Instead of being smart and work from the shadows, Kestrel makes it very clear that she is against the King and working with Arin as she works as a “spy” for his Kingdom. Sure, she tried to disguise herself as a “secret” informant for Arin through his friend, but the only one who was fooled was Arin himself. I cringed reading about how “cleverly” she allegedly hid herself and lied to her friends, when it was very clear that those excuses were far-fetched, and that her friends and companions were picking up on the not-so-subtle clues she left behind.

Her relationship with Arin was annoying in the sequel, unlike how exciting and fun it had been in The Winner’s Crime. Their interactions consisted of Kestrel pushing Arin away, Arin not believing her and desperately trying to make her confess she loved him, but when he started to let go, Kestrel would despair and try and win him back, telling him that everything she did, she did it for him, though not wanting to explain what she was doing “because of reasons”.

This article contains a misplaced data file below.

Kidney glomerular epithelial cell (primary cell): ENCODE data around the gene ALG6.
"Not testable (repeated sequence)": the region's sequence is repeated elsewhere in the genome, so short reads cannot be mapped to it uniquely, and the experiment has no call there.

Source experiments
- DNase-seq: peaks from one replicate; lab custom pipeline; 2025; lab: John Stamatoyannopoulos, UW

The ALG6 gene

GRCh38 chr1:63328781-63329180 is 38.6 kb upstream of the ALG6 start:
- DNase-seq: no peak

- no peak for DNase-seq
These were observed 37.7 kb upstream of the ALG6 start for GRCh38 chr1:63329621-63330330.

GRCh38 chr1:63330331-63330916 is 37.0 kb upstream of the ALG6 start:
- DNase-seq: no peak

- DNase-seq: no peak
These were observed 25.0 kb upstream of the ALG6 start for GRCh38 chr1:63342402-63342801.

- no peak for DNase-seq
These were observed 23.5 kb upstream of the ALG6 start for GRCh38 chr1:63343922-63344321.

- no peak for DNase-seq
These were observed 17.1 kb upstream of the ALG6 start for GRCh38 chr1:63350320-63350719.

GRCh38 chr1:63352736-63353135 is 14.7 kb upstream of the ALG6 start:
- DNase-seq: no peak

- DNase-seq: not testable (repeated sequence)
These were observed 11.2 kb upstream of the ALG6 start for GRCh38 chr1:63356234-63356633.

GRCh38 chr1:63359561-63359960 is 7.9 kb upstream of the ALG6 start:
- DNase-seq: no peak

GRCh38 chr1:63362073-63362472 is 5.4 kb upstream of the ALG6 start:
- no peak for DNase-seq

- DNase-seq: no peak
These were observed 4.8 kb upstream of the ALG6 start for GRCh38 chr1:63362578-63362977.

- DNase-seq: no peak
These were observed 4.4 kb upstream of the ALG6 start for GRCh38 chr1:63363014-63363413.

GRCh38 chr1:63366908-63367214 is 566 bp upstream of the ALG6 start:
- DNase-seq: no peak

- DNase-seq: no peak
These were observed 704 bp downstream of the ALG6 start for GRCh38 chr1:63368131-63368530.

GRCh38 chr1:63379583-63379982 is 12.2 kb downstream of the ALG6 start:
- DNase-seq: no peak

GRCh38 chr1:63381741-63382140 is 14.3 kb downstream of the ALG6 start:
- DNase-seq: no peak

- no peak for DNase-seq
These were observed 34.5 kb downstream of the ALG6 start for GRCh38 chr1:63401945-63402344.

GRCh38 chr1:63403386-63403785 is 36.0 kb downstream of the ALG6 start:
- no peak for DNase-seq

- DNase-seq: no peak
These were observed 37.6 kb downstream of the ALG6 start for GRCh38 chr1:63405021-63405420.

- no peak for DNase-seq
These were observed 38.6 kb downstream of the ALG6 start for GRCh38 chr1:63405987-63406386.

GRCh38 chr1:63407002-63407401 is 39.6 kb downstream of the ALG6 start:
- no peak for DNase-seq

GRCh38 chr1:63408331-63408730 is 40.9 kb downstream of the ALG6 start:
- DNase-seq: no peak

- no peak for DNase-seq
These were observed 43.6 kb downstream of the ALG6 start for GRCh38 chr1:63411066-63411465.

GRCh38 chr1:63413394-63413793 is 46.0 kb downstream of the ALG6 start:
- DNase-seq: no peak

No no no, I hate that. Really, this book should have been twenty pages long, because that’s the time the real plot takes, the rest is Arin and Kestrel going back and forth in an annoying dance that none could win.

Besides, Arin guesses why it is that Kestrel is behaving this way and confronts her about it at the very beginning. I couldn’t understand why she didn’t just go “Well shit, yeah dude you’ve got me there. I really do love you and I’m doing this to protect you and your people.”